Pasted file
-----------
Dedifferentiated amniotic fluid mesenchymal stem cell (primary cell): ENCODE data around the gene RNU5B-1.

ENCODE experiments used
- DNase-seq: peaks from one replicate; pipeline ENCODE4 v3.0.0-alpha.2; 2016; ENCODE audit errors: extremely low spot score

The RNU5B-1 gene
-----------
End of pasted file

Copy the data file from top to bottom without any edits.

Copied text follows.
Dedifferentiated amniotic fluid mesenchymal stem cell (primary cell): ENCODE data around the gene RNU5B-1.

ENCODE experiments used
- DNase-seq: peaks from one replicate; pipeline ENCODE4 v3.0.0-alpha.2; 2016; ENCODE audit errors: extremely low spot score

The RNU5B-1 gene